Monday, September 12, 2011

How I tricked the universe into giving me an agent

Okay, I'm going to say this right up front so that you have time to lower your pitchforks and put down your cauldrons of burning oil:

I never had to query to get my agent.

Wait, I said put them down! Let me explain!

A few years ago, I had a terrible HR office temp job wherein I was required to do absolutely nothing. Maybe point someone towards another office or change a toner cartridge. These were the challenges that, as a college graduate, I was suitably qualified to handle. Boredom led to writing, and I started to write a book. Eventually I left the job (or, rather, I went on vacation for a few days and got a polite call from the temp agency saying I wouldn't need to return), but I kept writing. Aaaannnnd writing. The book became a behemoth. At around 150,000 words I stopped, read it over a few times, did some editing, did some research, and ended up querying about eight agents, all of whom rejected me.

And with good reason. That thing was...ugh. I don't want to think about it, sitting over there on my shelf, taking up (a lot of) space. Ew, it's looking at me.

I didn't get depressed or anything, because I had expected this to happen. Getting a book published is a long hard slog through a swamp of muck and grime, or so all the advice books told me, and I was fully prepared for rejection. What I was not prepared for was the entirely different book concept that jumped into my head not soon after - actually, I think it was still while the rejections were rolling in. It was way better. It had much more promise. So I started writing that one instead.

Fast forward. New Book was ready to go, but before I jumped back into querying, I decided to give a conference a try. So I attended Michael Neff's New York Pitch Conference, which is really more of a workshop on how to write a pitch for your book, a pitch that you then deliver out loud to four real, breathing editors from major publishing houses. So I went in there with my little book, worked on my pitch, met a lot of very nice aspiring writers, and soon the time came to pitch it to the very first editor. Michael introduced her, then also introduced someone else named Tina Wexler who would be sitting in on the pitches - he told us who she was, but I somehow missed what he said. I went through through the whole morning thinking she was...I don't even know. The editor's partner? Her caddy? Just a casual fan of midday amateur writing workshops?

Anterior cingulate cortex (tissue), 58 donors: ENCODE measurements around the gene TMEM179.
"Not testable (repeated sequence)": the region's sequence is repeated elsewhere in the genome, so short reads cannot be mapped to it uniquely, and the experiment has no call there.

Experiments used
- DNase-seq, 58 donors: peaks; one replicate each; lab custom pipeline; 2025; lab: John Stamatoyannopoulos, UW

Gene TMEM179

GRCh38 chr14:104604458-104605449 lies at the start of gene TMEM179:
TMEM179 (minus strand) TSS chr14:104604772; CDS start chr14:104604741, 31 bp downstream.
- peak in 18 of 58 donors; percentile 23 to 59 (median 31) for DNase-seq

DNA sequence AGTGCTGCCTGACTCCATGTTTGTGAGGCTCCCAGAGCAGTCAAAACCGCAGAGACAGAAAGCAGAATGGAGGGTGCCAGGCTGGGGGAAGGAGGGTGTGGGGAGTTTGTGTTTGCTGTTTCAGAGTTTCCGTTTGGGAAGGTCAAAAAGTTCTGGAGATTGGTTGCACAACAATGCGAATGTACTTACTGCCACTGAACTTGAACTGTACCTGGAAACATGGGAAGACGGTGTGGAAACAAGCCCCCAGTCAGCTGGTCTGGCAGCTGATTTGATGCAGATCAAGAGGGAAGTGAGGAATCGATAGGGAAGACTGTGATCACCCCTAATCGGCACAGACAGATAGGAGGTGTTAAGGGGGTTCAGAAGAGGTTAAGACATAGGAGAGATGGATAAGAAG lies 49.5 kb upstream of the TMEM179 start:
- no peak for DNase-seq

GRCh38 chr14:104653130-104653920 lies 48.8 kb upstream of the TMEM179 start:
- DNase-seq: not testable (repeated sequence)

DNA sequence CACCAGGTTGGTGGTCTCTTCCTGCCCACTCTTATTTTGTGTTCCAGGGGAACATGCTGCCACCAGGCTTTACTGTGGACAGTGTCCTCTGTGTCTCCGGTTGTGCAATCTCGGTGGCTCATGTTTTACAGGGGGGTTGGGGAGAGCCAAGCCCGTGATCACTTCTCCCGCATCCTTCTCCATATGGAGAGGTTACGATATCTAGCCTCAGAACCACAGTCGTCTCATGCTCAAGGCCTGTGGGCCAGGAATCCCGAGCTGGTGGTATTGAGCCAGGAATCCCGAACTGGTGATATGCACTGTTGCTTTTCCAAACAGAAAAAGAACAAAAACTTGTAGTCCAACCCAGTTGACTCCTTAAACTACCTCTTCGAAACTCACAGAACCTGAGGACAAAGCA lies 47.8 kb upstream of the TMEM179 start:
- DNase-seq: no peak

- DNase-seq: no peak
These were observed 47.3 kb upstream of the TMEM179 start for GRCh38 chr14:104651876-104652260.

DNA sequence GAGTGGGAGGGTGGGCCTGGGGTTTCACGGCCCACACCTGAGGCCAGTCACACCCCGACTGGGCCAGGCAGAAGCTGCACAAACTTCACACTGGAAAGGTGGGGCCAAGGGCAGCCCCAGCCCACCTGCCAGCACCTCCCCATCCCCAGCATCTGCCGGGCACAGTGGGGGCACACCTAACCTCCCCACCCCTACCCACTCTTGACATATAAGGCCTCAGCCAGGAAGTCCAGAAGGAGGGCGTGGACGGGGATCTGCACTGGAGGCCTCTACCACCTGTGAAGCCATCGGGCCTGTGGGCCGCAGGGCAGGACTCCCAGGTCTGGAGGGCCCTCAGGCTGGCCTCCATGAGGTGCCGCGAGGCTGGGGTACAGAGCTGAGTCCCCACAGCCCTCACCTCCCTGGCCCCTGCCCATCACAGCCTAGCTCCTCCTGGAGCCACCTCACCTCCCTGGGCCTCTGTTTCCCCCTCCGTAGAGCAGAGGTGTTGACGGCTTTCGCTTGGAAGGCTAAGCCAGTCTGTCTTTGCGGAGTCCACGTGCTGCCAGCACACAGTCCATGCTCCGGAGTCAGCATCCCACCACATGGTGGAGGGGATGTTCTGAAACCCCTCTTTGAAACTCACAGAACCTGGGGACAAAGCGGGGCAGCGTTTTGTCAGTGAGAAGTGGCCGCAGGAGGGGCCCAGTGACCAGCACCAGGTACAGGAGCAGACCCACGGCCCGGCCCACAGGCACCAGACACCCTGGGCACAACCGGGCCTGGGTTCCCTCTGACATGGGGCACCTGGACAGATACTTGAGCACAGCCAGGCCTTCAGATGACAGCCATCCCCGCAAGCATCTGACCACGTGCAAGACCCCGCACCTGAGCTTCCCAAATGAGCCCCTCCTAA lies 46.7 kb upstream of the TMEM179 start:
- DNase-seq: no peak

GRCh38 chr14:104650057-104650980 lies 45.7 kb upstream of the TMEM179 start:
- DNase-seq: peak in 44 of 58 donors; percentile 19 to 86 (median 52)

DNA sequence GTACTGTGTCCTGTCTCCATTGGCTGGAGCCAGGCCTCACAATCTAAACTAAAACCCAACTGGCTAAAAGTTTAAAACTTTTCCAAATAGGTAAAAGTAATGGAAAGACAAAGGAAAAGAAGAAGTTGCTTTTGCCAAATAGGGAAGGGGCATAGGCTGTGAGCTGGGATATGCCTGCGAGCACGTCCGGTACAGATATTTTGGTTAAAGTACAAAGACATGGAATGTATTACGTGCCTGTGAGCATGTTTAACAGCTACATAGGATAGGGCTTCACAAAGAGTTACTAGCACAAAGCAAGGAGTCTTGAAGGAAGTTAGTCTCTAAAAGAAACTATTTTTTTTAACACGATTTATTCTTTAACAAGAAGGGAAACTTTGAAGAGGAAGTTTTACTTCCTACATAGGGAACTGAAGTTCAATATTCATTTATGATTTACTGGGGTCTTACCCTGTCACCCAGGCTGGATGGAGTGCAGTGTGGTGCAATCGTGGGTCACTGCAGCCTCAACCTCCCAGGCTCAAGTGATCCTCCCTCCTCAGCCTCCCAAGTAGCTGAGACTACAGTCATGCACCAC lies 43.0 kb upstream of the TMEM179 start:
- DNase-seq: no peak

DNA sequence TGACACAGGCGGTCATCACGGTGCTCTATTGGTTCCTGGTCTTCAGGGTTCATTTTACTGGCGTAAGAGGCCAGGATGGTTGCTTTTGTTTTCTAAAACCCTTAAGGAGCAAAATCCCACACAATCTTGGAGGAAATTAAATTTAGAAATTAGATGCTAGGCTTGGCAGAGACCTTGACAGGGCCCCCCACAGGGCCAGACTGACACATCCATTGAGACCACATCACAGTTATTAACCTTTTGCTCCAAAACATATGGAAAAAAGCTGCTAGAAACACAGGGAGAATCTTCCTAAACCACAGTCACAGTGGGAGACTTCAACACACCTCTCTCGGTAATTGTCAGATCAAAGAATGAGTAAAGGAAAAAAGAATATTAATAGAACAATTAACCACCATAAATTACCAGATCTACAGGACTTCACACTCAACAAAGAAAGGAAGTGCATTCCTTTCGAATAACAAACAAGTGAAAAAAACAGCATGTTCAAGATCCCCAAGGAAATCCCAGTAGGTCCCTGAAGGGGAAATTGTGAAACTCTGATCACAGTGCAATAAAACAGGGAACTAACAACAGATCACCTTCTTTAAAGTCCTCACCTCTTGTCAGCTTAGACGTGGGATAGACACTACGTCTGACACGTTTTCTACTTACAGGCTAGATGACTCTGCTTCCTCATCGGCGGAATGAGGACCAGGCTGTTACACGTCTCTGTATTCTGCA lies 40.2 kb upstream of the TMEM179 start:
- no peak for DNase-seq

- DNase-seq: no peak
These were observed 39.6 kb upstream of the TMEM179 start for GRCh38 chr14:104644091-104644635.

So I paid her no mind. I gave my pitch to the editor, and although she loved it, she didn't handle YA (neither did any of the other editors, as it turned out). That random fangirl Tina said something nice about it too, and while I was happy to get positive feedback, I was a little saddened that it wouldn't be getting me anywhere. But as time went on and more people gave their pitches, I started to realize something. This Tina person had a lot of insightful things to say. She seemed especially interested in the YA pitches. Slowly, it dawned on me - that key word that I had missed earlier when Michael had introduced her -


Agent who happened to specialize in YA. Agent who was a fan of snarky paranormal. Agent with ICM, a major international agency. Agent who loved and missed the TV series Dead Like Me, which was about Grim Reapers.


After the session, she gave me her card and I gave her mine, an embarrassing mess of flimsy cardstock that I'd assembled on my crappy printer the night before. Somehow she managed to stop laughing long enough to shoot me an email requesting the manuscript, which was waiting for me that evening when I got home. Needless to say, I crapped my pants, then regrouped and send her the pages a couple weeks later after one last hurried edit.

Wish I could say that she called me up the very next day and took me on as a client, but that actually did not happen until much later. See, Tina is a badass. And I mean this in the best way possible. She wanted rewrites, and big ones - including a major shift in the world, and a complete revamp of one of the main characters. At first, her suggestions made me want to jump out of a moving car, but the more I thought about it, the more they made sense. So I gave them a shot.

And sweet sassy molassy, am I ever glad I listened to her. I could tell that she really cared, that she had a genuine interest in my work and what happened to these characters, and that's how I knew she was the one. That, and the fact that the book got exponentially better whenever I listened to her and made a change. She's right about everything. It's kind of creepy.

(Sample conversation at my house:
Me: Should I change this part?
Husband: I don't know. What did Tina say?
Me: She said to change it.
Husband: Then you should probably change it.
Hours later:
Me, shaking my fists at the sky: Dammit, she was right again! WEXLERRR!)

So in the end I never did end up querying Croak, because the very first agent to take an interest in it was Tina, and we go together like peas and carrots. The end.

***Hey, my website just launched today. You should go there! Also, to celebrate, I'm running a contest on my blog wherein you could win a signed ARC, among Amazon gift certificates and other cool stuff. And all you have to do is write your own gravestone. Happy fun times!***


Gina Dami
co enjoys shipwrecks and long walks on the beach, not necessarily in that order. Her debut YA novel, Croak, is the story of a teenage girl who joins a team of grim reapers, and is coming in March 2012 from Graphia/Houghton Mifflin Harcourt. You can find her at Bring cookies.

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